Fibroids

Fibroids

What are fibroids?

Fibroids – also known as leiomyomas and uterine myomas – are growths which develop in and around the uterus (womb). They are non-cancerous, can vary in size, and consist of fibrous tissue and muscle.

There are several different types of fibroids – intramural fibroids, which are the most common, and develop in the womb’s muscle wall; submucosal fibroids, which grow into the womb cavity from the muscle layer beneath the inner lining; and subserosal fibroids, which can become large, and develop outside the womb’s wall into the pelvis.

In some cases fibroids are asymptomatic, which means women are not aware that they have them.

What are the causes of fibroids?

Although the direct cause of fibroids is not yet known, they have been linked to levels of oestrogen, which is the female reproductive hormone. Fibroids typically develop in women in the age range of 16 to 50, which are the reproductive years in which oestrogen levels are higher. When oestrogen levels drop, such as in the post-menopause period, fibroids can shrink.

Fibroids symptoms

While in many cases, fibroids are asymptomatic, around one in three women are understood to experience symptoms. These can include; abdominal pain, periods which are painful or heavy, needing to urinate frequently, back pain, pain during sex, and constipation.

Who is at risk of developing fibroids?

It has been found that fibroids are most common for women aged in the 30 to 50 age range. Approximately one in three women will develop fibroids at some point. Women of African-Caribbean descent are understood to be more likely to develop fibroids. The same applies to women who are obese or overweight, due to their increased oestrogen levels. Conversely, women who have given birth are less likely to develop fibroids, with risk decreasing continually according to the number of children a woman has had.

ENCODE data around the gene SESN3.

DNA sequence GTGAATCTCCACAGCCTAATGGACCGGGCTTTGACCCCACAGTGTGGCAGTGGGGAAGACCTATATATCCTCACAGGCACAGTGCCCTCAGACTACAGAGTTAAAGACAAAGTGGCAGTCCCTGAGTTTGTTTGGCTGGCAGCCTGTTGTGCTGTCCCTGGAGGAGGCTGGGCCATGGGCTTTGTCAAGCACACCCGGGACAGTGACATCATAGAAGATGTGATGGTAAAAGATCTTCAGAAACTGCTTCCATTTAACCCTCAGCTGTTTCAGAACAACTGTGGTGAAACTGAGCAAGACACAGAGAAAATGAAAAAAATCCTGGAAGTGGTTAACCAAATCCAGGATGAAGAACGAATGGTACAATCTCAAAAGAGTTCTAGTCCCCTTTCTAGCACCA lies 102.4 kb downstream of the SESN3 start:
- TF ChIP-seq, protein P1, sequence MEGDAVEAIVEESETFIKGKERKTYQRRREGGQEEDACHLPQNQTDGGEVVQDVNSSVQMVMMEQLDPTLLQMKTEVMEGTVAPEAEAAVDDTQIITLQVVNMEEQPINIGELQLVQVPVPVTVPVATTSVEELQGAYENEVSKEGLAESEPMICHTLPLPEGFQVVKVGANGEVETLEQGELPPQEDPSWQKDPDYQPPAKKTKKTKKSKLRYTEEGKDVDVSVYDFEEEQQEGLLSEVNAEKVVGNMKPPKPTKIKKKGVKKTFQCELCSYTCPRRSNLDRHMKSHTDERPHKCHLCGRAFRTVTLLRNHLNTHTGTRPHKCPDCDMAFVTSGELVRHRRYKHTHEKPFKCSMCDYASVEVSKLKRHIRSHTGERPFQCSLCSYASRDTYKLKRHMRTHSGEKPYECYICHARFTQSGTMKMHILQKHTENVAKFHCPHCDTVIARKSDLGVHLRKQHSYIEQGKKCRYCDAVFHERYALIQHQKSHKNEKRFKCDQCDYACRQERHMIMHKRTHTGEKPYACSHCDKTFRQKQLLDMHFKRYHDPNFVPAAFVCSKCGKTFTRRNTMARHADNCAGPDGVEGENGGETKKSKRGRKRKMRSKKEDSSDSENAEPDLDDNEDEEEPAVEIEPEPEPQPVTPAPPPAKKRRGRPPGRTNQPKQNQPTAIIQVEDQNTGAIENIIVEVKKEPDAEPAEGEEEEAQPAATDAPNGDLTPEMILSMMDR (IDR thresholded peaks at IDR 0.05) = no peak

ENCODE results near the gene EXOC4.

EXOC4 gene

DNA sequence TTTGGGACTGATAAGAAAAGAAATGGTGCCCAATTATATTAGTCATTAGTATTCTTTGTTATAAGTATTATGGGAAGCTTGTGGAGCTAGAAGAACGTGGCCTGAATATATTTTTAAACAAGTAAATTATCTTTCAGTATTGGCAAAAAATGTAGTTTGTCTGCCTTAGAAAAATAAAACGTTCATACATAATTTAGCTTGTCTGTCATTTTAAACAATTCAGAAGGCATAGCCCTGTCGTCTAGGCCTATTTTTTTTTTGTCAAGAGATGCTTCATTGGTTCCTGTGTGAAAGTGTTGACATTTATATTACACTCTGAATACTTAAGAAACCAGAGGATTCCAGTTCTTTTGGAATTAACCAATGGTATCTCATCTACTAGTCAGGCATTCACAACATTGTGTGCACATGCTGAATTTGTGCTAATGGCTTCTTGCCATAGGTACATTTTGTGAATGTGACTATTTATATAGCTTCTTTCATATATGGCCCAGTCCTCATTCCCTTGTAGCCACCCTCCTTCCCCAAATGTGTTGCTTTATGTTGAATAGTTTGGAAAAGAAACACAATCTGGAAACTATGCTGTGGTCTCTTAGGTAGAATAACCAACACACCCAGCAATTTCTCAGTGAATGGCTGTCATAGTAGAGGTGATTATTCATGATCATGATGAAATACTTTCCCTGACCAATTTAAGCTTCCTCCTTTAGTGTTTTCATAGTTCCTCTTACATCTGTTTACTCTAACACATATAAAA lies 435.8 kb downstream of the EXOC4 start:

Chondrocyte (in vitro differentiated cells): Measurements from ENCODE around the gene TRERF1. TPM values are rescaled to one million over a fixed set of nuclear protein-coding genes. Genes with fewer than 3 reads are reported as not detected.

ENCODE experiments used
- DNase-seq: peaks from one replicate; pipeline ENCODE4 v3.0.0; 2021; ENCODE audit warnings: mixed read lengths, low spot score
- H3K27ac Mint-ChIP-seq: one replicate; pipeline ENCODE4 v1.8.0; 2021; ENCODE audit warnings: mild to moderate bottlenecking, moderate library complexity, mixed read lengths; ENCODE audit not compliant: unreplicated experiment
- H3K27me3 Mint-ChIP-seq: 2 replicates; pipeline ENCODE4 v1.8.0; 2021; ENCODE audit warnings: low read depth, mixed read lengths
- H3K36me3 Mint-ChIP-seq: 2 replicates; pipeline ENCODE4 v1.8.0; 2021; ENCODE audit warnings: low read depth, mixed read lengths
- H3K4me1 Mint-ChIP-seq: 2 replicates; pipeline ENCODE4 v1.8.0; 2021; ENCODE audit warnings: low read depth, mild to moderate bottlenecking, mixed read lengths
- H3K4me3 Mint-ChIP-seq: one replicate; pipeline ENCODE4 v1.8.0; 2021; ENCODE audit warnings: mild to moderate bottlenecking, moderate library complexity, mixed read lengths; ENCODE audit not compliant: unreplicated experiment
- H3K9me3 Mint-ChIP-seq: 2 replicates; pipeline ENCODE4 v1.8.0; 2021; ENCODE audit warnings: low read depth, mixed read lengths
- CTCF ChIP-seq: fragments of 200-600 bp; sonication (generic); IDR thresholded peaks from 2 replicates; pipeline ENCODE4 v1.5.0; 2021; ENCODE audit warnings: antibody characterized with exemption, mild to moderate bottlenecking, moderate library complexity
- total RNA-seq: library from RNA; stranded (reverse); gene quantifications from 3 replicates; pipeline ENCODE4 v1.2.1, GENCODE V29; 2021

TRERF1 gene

Diagnosis of fibroids

When a doctor suspects fibroids, they will typically make a physical examination of the pelvis as a first step. Further tests which can help to confirm a diagnosis of fibroids include an ultrasound scan, a laparoscopy, a hysteroscopy and in some cases, a biopsy.

Treatments for fibroids

In many cases, treatment may not be needed for fibroids with little or no symptoms. Medications prescribed to treat fibroids can include levonorgestrel intrauterine system, injected progestogen, tranexamic acid, anti-inflammatory medicines and the contraceptive pill.Non-surgical procedures to treat fibroids can include endometrial ablation, uterine artery embolisation (UAE) and endometrial ablation, as well as new MRI guided procedures. Surgical procedures can include a hysterectomy, hysteroscopic resection of fibroids, myomectomy, and hysteroscopic morcellation of fibroids.

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